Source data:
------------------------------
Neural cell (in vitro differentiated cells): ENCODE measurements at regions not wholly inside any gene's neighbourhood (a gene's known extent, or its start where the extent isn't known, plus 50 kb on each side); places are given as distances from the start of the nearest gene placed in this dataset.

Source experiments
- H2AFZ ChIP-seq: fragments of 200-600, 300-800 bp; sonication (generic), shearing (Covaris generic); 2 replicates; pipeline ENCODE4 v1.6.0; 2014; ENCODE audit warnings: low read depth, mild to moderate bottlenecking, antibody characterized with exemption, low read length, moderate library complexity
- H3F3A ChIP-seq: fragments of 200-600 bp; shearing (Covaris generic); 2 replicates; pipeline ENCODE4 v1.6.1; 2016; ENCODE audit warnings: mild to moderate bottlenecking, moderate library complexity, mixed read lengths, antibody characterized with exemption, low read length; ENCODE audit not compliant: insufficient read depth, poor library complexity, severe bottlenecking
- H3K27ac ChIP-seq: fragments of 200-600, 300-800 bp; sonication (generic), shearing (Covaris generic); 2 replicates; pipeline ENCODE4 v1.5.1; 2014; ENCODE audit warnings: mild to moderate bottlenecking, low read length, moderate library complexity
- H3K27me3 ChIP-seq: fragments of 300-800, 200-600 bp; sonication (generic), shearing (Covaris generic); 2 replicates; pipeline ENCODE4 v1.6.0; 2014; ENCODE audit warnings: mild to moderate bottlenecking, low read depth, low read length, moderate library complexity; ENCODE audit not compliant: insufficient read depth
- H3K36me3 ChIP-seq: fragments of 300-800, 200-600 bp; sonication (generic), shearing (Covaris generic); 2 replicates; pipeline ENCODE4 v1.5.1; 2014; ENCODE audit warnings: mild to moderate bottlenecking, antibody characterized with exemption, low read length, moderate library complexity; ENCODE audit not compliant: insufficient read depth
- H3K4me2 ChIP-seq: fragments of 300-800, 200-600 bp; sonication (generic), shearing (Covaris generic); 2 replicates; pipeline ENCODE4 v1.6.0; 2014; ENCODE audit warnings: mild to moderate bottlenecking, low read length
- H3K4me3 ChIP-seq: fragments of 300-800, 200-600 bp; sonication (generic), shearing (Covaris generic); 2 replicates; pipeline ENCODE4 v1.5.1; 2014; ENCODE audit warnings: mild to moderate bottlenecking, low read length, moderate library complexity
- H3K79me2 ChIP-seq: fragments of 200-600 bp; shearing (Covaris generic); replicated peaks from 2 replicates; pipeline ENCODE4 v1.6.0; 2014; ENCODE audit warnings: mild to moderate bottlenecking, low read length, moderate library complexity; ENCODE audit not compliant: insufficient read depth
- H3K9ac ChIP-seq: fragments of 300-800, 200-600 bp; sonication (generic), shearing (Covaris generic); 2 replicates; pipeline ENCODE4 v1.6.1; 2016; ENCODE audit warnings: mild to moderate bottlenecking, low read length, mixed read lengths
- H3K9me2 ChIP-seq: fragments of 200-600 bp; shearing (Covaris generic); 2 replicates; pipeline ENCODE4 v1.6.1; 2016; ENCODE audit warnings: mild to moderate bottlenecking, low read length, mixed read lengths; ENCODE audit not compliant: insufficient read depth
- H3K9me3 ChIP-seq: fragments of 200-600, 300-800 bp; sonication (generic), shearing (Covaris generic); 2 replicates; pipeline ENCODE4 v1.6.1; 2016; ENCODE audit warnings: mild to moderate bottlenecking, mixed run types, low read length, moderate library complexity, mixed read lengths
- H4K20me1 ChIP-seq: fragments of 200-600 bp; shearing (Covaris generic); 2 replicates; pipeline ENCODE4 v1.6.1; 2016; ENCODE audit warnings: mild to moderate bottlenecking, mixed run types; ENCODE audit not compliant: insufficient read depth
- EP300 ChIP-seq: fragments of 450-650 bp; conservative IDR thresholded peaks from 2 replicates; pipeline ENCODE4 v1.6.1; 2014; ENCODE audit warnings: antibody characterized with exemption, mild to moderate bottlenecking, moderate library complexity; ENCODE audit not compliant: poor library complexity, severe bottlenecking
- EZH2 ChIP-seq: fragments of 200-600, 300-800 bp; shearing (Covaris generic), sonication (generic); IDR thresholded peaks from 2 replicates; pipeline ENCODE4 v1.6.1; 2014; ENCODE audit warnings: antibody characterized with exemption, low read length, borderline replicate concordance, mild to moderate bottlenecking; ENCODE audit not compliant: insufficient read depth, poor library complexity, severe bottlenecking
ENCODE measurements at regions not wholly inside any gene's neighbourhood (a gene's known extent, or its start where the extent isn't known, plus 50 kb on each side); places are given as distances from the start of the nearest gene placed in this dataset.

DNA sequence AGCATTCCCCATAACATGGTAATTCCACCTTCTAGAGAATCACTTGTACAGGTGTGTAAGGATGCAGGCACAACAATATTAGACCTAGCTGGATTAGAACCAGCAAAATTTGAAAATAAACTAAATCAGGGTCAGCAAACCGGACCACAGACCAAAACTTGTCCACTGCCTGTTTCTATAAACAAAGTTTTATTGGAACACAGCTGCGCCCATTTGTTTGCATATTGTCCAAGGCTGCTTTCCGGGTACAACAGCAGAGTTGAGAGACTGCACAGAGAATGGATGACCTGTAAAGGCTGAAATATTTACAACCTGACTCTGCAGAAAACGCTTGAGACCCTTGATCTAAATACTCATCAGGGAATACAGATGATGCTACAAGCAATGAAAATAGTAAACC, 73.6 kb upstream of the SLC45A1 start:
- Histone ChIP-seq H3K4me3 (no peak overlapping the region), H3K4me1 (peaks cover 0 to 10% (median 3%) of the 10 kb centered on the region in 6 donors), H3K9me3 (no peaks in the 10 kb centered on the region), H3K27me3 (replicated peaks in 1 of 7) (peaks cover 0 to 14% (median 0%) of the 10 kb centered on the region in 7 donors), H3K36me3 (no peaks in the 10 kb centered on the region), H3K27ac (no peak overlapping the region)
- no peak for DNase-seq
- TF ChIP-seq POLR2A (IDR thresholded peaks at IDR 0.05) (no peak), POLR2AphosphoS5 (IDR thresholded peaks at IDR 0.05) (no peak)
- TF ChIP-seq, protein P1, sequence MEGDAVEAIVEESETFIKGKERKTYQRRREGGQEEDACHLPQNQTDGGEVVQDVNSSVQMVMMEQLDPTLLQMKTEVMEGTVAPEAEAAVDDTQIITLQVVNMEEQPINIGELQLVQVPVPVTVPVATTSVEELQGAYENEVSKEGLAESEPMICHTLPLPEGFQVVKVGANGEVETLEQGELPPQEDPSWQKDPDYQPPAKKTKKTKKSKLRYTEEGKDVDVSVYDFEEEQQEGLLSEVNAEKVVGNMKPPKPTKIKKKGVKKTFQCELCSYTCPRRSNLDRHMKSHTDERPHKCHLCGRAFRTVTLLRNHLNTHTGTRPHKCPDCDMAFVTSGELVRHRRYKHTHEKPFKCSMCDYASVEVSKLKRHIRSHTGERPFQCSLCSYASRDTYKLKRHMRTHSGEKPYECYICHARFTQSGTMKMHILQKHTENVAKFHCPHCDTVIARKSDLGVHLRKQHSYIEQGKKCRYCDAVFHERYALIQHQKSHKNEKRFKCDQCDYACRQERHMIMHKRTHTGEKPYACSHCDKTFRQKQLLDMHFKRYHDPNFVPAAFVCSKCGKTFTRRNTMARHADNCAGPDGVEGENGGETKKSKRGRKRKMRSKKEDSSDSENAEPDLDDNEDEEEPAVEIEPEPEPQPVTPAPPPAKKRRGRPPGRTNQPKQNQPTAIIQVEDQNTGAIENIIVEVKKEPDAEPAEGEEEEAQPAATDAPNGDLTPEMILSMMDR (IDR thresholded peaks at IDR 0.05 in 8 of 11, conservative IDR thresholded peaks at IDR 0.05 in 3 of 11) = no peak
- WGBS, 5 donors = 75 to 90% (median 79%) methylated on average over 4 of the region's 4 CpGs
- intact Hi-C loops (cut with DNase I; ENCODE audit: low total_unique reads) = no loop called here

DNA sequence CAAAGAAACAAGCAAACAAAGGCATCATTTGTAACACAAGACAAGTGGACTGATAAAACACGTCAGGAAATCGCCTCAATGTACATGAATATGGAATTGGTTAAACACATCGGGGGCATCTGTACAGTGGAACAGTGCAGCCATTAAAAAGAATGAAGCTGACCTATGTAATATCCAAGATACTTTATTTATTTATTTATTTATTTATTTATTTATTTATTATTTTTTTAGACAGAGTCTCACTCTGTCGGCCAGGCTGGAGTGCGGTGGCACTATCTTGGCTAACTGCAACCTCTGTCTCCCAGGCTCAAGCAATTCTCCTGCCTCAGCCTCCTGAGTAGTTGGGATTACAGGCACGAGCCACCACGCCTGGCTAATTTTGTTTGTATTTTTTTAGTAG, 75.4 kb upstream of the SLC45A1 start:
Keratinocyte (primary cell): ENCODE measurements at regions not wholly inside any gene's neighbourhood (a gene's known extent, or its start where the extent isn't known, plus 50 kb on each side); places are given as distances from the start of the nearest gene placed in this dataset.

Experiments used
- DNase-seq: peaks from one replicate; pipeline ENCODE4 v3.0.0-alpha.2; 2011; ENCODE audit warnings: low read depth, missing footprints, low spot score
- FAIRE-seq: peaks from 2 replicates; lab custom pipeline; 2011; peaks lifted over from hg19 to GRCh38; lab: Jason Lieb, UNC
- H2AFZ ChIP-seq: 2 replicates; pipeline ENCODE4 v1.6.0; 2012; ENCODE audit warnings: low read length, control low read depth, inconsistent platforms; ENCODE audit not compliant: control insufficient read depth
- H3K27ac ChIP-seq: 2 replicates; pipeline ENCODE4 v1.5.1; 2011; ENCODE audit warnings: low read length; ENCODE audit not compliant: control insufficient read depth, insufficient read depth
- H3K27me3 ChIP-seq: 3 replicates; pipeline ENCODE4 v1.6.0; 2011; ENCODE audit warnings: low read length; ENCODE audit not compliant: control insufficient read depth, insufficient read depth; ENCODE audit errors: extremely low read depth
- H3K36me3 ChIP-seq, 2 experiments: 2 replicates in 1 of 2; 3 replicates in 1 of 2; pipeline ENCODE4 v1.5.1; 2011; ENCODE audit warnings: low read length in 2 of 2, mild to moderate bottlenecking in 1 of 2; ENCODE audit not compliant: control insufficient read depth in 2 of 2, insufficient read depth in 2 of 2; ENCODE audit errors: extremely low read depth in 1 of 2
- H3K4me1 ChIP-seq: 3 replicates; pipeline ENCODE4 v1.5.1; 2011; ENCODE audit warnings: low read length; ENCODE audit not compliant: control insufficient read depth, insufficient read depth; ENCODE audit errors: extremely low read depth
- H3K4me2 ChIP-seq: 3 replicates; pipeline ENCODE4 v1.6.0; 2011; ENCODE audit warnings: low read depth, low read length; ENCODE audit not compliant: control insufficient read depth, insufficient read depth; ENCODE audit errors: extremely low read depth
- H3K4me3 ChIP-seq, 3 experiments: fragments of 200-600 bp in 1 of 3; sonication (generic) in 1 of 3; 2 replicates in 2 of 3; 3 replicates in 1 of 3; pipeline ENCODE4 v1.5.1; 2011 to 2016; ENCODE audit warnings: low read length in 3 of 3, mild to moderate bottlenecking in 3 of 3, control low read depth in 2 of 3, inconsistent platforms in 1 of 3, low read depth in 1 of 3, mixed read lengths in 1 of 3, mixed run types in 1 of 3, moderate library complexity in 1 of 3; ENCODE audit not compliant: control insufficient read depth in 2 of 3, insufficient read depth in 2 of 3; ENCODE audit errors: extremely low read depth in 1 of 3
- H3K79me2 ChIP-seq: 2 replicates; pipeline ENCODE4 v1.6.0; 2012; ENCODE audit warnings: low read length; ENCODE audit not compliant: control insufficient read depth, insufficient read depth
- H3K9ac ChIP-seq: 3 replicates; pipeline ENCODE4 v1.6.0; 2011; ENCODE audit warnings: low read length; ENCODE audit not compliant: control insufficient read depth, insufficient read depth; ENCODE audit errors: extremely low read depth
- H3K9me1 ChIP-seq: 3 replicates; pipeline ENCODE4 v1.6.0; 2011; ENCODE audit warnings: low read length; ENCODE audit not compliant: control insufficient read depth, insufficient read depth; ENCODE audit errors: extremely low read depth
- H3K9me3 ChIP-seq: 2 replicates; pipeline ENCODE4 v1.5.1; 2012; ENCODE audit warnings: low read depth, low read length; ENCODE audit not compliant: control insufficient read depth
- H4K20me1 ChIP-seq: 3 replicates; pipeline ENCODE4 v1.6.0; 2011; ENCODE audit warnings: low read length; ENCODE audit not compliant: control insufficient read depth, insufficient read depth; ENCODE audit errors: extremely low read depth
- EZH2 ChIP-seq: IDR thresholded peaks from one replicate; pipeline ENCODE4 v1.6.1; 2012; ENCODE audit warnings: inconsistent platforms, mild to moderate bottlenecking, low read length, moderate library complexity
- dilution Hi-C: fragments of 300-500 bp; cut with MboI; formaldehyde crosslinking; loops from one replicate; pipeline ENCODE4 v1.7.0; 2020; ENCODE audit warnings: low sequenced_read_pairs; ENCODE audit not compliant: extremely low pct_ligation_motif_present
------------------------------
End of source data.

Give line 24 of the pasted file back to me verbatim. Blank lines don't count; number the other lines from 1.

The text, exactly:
- intact Hi-C loops (cut with DNase I; ENCODE audit: low total_unique reads) = no loop called here